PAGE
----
Daily Archives: January 7, 2022

Rock Criticism

From the November 20, 1992 Chicago Reader. –J.R.

ROCK HUDSON’S HOME MOVIES

**** (Masterpiece)

Directed and written by Mark Rappaport

With Rock Hudson and Eric Farr.

In the creation of art, the verb is there to authenticate the subject with the same name.

To paint is the act of painting. . . . To write becomes the act of writing and of the writer. To film, that is, to record a sight and project it, is the act of cinema and of the makers of films . . .

Only television has no creative act or verb to authenticate it. That’s because the act of television both falls short of communication and goes beyond it. It doesn’t create any goods, in fact, what is worse, it distributes them without their ever having been created. To program is the only verb of television. That implies suffering rather than release. — Jean-Luc Godard

You were a great star, Mr. Hudson — one of the biggest. Sorry it all had to end like this. — director Mark Rappaport’s voice in Rock Hudson’s Home Movies

The precipitous decline in the quality of American movies since the 1970s can be attributed to several factors, but three interconnected changes in U.S.… Read more »

Is It Life, or Is It Media? (THE ICICLE THIEF)

From the Chicago Reader (September 14, 1990). — J.R.

THE ICICLE THIEF

**** (Masterpiece)

Directed by Maurizio Nichetti

Written by Nichetti and Mauro Monti

With Nichetti, Caterina Sylos Labini, Federico Rizzo, Heidi Komarek, Renato Scarpa, Carlina Torta, Lella Costa, and Claudio G. Fava.

There is still so much we have to learn about TV! — Kurt Vonnegut, Hocus Pocus

Some people have called Maurizio Nichetti the Italian Woody Allen, an unfortunate appellation in more ways than one. Not only does it not do him justice, it also attributes to him an urban snobbishness that couldn’t be further from his world and persona. In the New York Times, where Allen’s movies are ranked higher than the late works of Welles and Antonioni — apparently because Allen, unlike Welles and Antonioni, reflects the worldview of many New Yorkers — the label can only backfire. But take a look at both actors and ask yourself which of the two is funnier.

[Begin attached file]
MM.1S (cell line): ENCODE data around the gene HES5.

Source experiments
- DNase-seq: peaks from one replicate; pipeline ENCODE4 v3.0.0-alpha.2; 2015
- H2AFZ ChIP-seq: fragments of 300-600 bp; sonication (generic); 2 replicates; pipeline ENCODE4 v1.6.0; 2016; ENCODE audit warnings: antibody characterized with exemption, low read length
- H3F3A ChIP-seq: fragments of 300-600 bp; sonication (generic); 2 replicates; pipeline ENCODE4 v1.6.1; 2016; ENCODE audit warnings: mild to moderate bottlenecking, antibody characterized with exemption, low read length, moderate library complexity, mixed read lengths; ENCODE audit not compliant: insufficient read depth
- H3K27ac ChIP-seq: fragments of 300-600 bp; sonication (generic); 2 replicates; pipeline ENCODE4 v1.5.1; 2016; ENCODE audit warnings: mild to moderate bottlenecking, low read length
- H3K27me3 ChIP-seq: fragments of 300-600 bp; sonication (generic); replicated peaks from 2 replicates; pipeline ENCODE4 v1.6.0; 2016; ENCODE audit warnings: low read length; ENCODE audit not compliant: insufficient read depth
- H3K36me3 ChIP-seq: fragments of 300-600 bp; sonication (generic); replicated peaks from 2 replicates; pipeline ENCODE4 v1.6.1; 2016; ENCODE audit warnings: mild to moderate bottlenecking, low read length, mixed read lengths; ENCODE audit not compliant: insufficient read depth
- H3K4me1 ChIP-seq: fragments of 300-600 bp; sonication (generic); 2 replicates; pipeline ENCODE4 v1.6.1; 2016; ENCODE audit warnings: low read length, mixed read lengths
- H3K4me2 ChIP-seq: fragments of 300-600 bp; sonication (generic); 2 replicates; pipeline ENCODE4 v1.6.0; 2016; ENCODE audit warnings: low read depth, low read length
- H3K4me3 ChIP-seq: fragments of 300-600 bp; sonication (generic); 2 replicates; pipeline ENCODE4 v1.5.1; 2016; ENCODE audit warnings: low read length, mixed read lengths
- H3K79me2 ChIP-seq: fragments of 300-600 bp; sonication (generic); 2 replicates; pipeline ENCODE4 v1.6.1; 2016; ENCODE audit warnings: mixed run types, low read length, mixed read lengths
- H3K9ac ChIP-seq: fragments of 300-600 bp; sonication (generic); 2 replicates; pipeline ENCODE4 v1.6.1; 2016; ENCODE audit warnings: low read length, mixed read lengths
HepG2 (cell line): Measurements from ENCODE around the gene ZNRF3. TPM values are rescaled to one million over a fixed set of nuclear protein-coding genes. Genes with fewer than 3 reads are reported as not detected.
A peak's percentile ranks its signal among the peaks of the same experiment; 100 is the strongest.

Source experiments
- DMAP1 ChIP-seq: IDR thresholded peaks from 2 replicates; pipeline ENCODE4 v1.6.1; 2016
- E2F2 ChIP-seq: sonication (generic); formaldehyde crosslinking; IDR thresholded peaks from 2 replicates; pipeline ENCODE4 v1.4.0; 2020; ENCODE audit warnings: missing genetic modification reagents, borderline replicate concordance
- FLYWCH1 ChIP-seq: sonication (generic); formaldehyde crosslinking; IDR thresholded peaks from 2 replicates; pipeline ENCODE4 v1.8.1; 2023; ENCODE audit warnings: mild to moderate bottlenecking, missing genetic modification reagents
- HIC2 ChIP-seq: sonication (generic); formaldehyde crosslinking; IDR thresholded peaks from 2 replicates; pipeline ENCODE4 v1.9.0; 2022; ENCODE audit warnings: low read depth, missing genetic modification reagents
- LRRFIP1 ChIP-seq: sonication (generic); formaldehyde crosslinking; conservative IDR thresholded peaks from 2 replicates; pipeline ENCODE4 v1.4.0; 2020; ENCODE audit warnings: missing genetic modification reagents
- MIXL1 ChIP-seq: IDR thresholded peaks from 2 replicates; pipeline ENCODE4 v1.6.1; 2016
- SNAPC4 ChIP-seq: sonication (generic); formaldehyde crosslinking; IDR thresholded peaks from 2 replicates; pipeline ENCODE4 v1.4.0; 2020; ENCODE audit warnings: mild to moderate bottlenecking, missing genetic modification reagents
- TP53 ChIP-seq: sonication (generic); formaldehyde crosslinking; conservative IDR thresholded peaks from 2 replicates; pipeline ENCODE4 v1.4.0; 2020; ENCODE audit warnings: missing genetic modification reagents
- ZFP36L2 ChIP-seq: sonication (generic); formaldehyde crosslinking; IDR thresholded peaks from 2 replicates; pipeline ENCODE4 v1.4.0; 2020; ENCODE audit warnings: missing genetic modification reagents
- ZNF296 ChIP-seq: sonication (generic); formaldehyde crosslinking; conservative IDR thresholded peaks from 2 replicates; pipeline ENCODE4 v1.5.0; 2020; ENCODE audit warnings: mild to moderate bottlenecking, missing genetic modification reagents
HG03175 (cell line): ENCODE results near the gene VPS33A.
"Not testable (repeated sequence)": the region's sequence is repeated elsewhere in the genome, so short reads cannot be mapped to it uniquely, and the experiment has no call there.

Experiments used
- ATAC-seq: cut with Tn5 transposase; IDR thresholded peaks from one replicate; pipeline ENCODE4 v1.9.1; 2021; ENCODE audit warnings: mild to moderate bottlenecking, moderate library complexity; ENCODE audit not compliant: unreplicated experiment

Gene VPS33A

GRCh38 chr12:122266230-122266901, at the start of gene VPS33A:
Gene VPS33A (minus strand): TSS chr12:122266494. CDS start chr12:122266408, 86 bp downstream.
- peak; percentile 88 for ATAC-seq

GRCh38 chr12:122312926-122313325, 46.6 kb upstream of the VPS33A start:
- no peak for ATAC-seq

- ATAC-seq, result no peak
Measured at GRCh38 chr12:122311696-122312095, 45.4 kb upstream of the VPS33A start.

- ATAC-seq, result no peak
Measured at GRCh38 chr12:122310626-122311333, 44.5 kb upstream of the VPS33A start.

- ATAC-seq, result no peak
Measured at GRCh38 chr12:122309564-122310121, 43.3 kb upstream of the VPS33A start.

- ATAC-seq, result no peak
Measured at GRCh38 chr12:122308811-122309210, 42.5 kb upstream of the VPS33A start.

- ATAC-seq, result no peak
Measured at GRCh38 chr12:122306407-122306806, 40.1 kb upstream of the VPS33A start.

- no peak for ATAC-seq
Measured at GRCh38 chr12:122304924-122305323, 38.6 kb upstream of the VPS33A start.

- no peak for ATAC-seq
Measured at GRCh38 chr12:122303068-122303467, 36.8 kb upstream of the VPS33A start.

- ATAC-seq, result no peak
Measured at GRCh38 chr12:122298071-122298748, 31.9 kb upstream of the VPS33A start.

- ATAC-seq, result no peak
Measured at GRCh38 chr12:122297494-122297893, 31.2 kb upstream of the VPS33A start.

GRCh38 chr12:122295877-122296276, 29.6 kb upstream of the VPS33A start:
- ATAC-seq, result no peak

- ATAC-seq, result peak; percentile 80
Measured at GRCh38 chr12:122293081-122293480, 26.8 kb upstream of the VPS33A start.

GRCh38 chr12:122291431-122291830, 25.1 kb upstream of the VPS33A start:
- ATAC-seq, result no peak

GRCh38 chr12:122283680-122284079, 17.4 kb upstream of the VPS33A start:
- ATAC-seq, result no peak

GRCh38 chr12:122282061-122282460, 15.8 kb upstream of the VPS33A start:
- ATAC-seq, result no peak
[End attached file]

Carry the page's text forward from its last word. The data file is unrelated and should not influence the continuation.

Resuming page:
The first time I saw a Nichetti movie, all it took was the opening sequence to convince me that there was no contest.

At an international conference in Milan, a distinguished participant suffers a stroke. A desperate call is made across the city to Colombo — a short nebbish with a mop of hair and a Groucho mustache, who operates a hilltop refreshment stand — for a glass of mineral water for the poor man.… Read more »

Godard’s Myth of Total Cinema: HISTOIRE(S) DU CINÉMA

Written for the Rotterdam International Film Festival in November 2003. — J.R.

In his biography of André Bazin, Dudley Andrew notes in passing that “The Ontology of the Photographic Image” and “The Myth of Total Cinema,” which he calls Bazin’s“first great essays,” were both composed during the French Occupation. I hope I can be forgiven for taking the meaning of the second essay’s title in a direction quite different from what Bazin intended–a direction inspired by the fact that we’re living today under a kind of Cultural Occupation imposed by advertising that currently approaches global dimensions, and which operates under the assumption of another kind of “myth of total cinema”. I’m thinking of the myth that the breadth and diversity of contemporary cinema in its present profusion are somehow knowable and therefore describable, something that can be analyzed in detail as well as evaluated.